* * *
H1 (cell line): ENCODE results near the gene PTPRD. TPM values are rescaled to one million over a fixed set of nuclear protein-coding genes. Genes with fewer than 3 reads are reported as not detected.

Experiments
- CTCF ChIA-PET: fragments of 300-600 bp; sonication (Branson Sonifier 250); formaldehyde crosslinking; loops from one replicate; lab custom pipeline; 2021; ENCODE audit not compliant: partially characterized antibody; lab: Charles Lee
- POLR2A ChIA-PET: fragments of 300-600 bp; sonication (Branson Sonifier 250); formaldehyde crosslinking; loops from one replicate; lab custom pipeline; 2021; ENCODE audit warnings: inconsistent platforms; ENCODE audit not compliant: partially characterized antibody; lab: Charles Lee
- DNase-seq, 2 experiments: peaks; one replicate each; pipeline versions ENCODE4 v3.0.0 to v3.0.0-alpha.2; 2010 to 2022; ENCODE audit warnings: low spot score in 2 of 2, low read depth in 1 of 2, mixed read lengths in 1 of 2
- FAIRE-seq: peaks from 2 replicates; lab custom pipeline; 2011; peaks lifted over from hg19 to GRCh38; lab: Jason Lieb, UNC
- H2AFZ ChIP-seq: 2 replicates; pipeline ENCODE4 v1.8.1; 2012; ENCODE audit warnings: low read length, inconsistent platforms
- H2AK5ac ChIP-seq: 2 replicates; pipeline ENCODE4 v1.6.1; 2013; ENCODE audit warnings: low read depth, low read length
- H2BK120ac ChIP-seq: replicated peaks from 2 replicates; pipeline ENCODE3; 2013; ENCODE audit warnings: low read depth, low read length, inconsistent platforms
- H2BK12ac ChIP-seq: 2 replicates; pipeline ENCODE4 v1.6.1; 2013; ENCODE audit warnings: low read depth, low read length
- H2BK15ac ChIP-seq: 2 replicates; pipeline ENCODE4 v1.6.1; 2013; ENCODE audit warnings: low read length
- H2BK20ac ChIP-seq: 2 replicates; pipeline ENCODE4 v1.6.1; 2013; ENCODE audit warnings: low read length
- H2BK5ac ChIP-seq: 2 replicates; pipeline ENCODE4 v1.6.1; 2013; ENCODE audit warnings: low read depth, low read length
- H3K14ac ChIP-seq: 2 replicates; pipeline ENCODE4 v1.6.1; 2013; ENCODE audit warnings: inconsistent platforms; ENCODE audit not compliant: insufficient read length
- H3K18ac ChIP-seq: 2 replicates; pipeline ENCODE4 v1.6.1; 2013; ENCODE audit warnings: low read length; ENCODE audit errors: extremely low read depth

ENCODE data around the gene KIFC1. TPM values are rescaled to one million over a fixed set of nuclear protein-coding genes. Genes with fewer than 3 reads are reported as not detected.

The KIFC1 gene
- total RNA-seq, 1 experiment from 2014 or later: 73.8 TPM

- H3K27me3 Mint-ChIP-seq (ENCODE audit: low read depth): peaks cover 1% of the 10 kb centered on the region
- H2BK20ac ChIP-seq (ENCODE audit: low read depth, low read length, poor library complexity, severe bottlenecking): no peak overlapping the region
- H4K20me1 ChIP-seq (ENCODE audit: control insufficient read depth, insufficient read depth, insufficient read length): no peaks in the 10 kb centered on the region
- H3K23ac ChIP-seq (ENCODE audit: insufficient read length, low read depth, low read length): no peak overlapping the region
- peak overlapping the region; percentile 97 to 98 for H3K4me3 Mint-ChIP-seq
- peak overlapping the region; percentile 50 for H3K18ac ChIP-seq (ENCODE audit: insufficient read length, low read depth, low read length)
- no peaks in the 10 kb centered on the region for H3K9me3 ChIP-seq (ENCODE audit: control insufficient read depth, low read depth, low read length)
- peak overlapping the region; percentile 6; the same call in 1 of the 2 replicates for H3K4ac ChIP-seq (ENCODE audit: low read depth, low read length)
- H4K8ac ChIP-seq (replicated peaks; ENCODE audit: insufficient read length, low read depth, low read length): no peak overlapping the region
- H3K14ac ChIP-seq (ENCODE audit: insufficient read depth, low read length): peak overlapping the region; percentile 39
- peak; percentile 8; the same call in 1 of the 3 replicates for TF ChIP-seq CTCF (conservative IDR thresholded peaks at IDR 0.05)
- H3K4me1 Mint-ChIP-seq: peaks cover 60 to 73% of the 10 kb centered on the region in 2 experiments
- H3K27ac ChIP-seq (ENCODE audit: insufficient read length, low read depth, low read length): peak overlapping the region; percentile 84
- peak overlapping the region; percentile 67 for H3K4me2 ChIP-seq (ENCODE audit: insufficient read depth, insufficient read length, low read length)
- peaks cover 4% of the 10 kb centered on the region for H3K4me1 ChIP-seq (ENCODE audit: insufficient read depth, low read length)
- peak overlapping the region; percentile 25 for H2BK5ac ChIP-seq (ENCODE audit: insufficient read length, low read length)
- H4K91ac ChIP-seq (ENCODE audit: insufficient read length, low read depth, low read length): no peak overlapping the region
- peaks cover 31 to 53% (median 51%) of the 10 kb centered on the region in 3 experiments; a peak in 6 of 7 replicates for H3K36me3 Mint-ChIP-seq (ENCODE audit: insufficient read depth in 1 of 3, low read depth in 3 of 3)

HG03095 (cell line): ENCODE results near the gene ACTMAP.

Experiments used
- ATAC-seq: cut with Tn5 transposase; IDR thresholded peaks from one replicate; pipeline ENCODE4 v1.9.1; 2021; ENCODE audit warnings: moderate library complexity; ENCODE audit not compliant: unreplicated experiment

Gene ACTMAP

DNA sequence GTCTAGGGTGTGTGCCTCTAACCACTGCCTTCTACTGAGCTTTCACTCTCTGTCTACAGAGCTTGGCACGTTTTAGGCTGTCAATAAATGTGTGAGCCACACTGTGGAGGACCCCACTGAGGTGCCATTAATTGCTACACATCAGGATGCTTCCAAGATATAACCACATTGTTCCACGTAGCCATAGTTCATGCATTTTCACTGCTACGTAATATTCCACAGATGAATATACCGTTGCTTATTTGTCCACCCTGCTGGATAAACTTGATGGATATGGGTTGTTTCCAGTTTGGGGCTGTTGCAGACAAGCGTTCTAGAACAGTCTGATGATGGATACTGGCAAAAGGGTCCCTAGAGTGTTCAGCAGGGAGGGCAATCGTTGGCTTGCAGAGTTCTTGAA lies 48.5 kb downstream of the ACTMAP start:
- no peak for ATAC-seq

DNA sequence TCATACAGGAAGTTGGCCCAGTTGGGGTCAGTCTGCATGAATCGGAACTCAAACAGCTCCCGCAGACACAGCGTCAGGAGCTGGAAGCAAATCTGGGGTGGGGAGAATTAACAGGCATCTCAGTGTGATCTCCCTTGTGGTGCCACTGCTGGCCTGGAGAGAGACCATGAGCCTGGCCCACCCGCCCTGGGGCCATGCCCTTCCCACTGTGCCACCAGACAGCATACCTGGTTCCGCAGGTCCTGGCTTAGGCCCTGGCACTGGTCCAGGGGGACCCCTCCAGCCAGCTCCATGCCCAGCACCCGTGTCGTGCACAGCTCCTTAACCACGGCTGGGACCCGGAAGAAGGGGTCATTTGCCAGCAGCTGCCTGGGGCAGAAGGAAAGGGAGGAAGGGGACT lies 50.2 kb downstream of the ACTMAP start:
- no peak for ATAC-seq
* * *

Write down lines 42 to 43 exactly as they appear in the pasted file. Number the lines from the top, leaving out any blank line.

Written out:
- no peak for ATAC-seq

DNA sequence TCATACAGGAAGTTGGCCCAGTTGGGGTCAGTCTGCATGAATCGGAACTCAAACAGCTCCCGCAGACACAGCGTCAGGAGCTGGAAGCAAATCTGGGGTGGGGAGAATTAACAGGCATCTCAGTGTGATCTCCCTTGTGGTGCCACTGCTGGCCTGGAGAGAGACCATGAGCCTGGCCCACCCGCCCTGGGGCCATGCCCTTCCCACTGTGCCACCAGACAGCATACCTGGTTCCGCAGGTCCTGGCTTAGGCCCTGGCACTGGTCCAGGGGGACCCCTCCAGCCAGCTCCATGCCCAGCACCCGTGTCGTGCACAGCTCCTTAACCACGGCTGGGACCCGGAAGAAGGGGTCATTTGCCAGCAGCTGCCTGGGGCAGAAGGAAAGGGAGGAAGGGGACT lies 50.2 kb downstream of the ACTMAP start: